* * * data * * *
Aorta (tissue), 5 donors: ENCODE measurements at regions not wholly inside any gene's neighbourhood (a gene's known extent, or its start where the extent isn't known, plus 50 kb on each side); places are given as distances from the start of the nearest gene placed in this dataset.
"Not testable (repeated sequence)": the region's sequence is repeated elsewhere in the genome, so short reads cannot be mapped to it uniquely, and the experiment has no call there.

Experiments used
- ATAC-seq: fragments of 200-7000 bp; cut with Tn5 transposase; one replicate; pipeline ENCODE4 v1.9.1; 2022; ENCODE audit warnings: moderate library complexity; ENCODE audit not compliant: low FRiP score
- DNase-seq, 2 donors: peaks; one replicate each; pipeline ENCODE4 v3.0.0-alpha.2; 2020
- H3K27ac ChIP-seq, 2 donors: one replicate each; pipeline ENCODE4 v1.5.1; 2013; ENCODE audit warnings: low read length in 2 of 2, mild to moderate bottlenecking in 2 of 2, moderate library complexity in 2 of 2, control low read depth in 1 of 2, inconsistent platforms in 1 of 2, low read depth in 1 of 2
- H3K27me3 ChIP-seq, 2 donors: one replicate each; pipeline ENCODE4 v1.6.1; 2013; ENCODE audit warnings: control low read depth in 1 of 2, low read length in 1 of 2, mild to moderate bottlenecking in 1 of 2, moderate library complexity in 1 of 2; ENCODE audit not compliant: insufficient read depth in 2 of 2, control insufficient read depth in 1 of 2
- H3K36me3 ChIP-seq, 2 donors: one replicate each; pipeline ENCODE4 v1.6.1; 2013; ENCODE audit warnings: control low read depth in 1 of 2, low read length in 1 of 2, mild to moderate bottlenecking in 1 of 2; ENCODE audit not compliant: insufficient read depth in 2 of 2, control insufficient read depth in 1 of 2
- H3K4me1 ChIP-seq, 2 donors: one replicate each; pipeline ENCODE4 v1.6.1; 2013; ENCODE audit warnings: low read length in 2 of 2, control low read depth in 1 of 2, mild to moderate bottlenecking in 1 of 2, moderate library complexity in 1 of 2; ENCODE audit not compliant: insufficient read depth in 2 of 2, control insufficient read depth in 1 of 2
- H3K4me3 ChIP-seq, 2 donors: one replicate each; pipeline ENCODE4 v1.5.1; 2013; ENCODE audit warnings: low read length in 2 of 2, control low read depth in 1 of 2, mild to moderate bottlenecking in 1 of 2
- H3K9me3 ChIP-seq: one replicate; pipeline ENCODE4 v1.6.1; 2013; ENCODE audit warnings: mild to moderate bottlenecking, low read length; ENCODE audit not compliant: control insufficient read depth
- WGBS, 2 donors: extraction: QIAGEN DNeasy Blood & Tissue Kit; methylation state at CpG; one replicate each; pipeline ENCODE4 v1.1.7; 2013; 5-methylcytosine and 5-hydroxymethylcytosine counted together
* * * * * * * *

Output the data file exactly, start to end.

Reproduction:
Aorta (tissue), 5 donors: ENCODE measurements at regions not wholly inside any gene's neighbourhood (a gene's known extent, or its start where the extent isn't known, plus 50 kb on each side); places are given as distances from the start of the nearest gene placed in this dataset.
"Not testable (repeated sequence)": the region's sequence is repeated elsewhere in the genome, so short reads cannot be mapped to it uniquely, and the experiment has no call there.

Experiments used
- ATAC-seq: fragments of 200-7000 bp; cut with Tn5 transposase; one replicate; pipeline ENCODE4 v1.9.1; 2022; ENCODE audit warnings: moderate library complexity; ENCODE audit not compliant: low FRiP score
- DNase-seq, 2 donors: peaks; one replicate each; pipeline ENCODE4 v3.0.0-alpha.2; 2020
- H3K27ac ChIP-seq, 2 donors: one replicate each; pipeline ENCODE4 v1.5.1; 2013; ENCODE audit warnings: low read length in 2 of 2, mild to moderate bottlenecking in 2 of 2, moderate library complexity in 2 of 2, control low read depth in 1 of 2, inconsistent platforms in 1 of 2, low read depth in 1 of 2
- H3K27me3 ChIP-seq, 2 donors: one replicate each; pipeline ENCODE4 v1.6.1; 2013; ENCODE audit warnings: control low read depth in 1 of 2, low read length in 1 of 2, mild to moderate bottlenecking in 1 of 2, moderate library complexity in 1 of 2; ENCODE audit not compliant: insufficient read depth in 2 of 2, control insufficient read depth in 1 of 2
- H3K36me3 ChIP-seq, 2 donors: one replicate each; pipeline ENCODE4 v1.6.1; 2013; ENCODE audit warnings: control low read depth in 1 of 2, low read length in 1 of 2, mild to moderate bottlenecking in 1 of 2; ENCODE audit not compliant: insufficient read depth in 2 of 2, control insufficient read depth in 1 of 2
- H3K4me1 ChIP-seq, 2 donors: one replicate each; pipeline ENCODE4 v1.6.1; 2013; ENCODE audit warnings: low read length in 2 of 2, control low read depth in 1 of 2, mild to moderate bottlenecking in 1 of 2, moderate library complexity in 1 of 2; ENCODE audit not compliant: insufficient read depth in 2 of 2, control insufficient read depth in 1 of 2
- H3K4me3 ChIP-seq, 2 donors: one replicate each; pipeline ENCODE4 v1.5.1; 2013; ENCODE audit warnings: low read length in 2 of 2, control low read depth in 1 of 2, mild to moderate bottlenecking in 1 of 2
- H3K9me3 ChIP-seq: one replicate; pipeline ENCODE4 v1.6.1; 2013; ENCODE audit warnings: mild to moderate bottlenecking, low read length; ENCODE audit not compliant: control insufficient read depth
- WGBS, 2 donors: extraction: QIAGEN DNeasy Blood & Tissue Kit; methylation state at CpG; one replicate each; pipeline ENCODE4 v1.1.7; 2013; 5-methylcytosine and 5-hydroxymethylcytosine counted together